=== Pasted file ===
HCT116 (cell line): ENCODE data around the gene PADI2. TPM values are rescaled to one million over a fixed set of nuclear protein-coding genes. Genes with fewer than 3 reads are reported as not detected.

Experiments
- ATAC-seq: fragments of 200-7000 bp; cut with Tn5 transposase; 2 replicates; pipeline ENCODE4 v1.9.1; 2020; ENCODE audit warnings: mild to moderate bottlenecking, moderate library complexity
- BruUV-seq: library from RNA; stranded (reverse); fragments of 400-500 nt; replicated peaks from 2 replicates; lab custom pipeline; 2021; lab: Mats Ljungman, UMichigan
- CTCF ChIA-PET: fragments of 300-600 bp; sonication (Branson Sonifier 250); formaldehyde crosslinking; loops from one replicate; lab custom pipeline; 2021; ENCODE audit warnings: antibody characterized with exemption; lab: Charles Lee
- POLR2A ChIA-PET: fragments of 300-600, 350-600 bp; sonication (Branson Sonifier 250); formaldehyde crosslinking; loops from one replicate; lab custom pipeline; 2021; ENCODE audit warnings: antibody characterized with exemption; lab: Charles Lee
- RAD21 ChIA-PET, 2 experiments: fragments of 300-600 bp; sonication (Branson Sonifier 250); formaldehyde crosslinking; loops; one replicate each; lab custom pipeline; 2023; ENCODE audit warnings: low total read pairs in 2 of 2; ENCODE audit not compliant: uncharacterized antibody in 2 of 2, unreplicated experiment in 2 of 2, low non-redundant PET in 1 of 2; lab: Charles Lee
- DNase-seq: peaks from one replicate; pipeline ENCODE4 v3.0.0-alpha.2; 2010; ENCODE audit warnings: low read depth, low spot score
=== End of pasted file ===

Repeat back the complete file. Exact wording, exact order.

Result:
HCT116 (cell line): ENCODE data around the gene PADI2. TPM values are rescaled to one million over a fixed set of nuclear protein-coding genes. Genes with fewer than 3 reads are reported as not detected.

Experiments
- ATAC-seq: fragments of 200-7000 bp; cut with Tn5 transposase; 2 replicates; pipeline ENCODE4 v1.9.1; 2020; ENCODE audit warnings: mild to moderate bottlenecking, moderate library complexity
- BruUV-seq: library from RNA; stranded (reverse); fragments of 400-500 nt; replicated peaks from 2 replicates; lab custom pipeline; 2021; lab: Mats Ljungman, UMichigan
- CTCF ChIA-PET: fragments of 300-600 bp; sonication (Branson Sonifier 250); formaldehyde crosslinking; loops from one replicate; lab custom pipeline; 2021; ENCODE audit warnings: antibody characterized with exemption; lab: Charles Lee
- POLR2A ChIA-PET: fragments of 300-600, 350-600 bp; sonication (Branson Sonifier 250); formaldehyde crosslinking; loops from one replicate; lab custom pipeline; 2021; ENCODE audit warnings: antibody characterized with exemption; lab: Charles Lee
- RAD21 ChIA-PET, 2 experiments: fragments of 300-600 bp; sonication (Branson Sonifier 250); formaldehyde crosslinking; loops; one replicate each; lab custom pipeline; 2023; ENCODE audit warnings: low total read pairs in 2 of 2; ENCODE audit not compliant: uncharacterized antibody in 2 of 2, unreplicated experiment in 2 of 2, low non-redundant PET in 1 of 2; lab: Charles Lee
- DNase-seq: peaks from one replicate; pipeline ENCODE4 v3.0.0-alpha.2; 2010; ENCODE audit warnings: low read depth, low spot score